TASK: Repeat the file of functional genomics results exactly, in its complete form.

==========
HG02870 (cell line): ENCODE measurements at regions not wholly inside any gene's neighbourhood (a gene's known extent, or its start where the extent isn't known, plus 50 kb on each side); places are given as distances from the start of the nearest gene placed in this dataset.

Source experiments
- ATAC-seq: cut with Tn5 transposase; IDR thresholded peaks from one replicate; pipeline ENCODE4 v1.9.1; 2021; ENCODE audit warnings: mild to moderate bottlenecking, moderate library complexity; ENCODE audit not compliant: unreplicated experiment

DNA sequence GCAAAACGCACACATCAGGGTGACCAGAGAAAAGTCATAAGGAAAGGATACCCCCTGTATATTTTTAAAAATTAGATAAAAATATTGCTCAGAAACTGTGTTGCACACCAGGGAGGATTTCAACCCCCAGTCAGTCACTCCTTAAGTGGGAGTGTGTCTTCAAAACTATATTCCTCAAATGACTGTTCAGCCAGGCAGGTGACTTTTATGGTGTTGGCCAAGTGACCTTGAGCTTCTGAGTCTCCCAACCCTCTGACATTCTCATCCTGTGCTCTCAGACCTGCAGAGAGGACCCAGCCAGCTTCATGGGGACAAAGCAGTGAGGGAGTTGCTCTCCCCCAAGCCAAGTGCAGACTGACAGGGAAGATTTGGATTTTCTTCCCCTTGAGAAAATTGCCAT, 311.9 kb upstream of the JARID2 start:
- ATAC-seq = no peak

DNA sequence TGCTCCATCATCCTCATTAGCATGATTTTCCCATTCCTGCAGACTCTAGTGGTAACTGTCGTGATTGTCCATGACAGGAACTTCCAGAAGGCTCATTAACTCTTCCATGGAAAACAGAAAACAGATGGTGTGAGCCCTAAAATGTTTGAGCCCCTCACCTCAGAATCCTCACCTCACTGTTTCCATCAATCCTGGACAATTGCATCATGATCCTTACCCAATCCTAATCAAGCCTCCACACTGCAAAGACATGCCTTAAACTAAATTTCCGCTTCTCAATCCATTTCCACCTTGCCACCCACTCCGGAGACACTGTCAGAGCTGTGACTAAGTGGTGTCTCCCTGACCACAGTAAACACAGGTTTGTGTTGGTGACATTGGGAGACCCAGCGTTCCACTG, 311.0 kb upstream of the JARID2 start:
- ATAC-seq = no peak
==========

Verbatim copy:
HG02870 (cell line): ENCODE measurements at regions not wholly inside any gene's neighbourhood (a gene's known extent, or its start where the extent isn't known, plus 50 kb on each side); places are given as distances from the start of the nearest gene placed in this dataset.

Source experiments
- ATAC-seq: cut with Tn5 transposase; IDR thresholded peaks from one replicate; pipeline ENCODE4 v1.9.1; 2021; ENCODE audit warnings: mild to moderate bottlenecking, moderate library complexity; ENCODE audit not compliant: unreplicated experiment

DNA sequence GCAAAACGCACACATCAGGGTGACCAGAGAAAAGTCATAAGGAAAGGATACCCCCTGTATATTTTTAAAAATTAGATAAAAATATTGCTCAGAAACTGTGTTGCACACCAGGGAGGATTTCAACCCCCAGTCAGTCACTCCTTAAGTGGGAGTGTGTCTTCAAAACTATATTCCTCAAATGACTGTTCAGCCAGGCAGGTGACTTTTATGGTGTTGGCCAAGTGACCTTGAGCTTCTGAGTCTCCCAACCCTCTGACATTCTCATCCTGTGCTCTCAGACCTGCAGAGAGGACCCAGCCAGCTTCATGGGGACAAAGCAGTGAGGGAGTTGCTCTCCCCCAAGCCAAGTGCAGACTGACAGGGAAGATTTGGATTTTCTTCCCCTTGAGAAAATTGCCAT, 311.9 kb upstream of the JARID2 start:
- ATAC-seq = no peak

DNA sequence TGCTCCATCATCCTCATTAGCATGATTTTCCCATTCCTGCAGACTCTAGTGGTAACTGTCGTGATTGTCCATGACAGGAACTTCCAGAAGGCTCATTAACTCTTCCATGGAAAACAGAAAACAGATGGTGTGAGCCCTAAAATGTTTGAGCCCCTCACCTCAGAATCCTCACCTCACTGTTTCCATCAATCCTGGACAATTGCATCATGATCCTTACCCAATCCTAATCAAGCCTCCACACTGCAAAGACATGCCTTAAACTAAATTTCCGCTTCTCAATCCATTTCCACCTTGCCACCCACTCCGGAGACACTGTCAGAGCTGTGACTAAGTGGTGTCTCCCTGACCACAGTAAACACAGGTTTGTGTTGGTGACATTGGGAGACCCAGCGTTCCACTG, 311.0 kb upstream of the JARID2 start:
- ATAC-seq = no peak